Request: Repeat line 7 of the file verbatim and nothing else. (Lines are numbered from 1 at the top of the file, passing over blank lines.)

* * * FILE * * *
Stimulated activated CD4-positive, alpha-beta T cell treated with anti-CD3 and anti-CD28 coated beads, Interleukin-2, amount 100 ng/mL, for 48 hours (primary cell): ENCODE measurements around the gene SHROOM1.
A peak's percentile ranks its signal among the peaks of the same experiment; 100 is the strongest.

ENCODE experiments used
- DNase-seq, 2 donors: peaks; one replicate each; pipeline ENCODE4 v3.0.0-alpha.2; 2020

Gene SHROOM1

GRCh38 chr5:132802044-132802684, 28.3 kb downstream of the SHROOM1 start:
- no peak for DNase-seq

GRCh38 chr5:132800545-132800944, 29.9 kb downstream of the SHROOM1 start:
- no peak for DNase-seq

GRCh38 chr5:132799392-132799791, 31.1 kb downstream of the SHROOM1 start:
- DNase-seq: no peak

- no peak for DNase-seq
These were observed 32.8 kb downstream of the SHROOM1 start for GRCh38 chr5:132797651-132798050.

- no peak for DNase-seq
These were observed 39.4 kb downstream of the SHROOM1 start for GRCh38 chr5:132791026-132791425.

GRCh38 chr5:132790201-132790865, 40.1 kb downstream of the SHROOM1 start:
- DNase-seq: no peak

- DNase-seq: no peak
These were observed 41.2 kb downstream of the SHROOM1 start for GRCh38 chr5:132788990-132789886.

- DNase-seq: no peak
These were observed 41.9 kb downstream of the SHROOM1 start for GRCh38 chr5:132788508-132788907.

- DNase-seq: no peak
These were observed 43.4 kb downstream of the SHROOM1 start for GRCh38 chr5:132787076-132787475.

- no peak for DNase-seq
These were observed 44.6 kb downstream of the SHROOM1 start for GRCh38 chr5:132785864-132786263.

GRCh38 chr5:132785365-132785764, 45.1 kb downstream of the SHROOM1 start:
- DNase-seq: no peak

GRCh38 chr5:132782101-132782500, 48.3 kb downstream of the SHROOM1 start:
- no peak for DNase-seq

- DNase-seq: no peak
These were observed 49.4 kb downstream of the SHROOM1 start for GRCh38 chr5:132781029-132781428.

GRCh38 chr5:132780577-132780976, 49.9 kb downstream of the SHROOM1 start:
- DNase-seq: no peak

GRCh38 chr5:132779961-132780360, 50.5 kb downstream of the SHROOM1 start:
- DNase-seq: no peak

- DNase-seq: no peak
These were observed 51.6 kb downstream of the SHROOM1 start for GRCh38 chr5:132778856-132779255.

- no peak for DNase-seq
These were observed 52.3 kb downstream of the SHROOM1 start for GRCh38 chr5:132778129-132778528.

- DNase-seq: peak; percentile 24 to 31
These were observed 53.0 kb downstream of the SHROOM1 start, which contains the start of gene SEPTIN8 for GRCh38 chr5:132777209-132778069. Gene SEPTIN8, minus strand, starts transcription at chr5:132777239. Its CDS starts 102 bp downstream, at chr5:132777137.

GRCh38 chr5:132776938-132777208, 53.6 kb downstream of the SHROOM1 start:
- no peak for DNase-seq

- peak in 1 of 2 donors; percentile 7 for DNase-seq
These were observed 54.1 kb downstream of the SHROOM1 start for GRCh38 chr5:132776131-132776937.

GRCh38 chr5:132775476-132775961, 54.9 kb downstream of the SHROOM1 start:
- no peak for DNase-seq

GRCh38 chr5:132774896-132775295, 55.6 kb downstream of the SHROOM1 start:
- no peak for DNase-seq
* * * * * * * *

- no peak for DNase-seq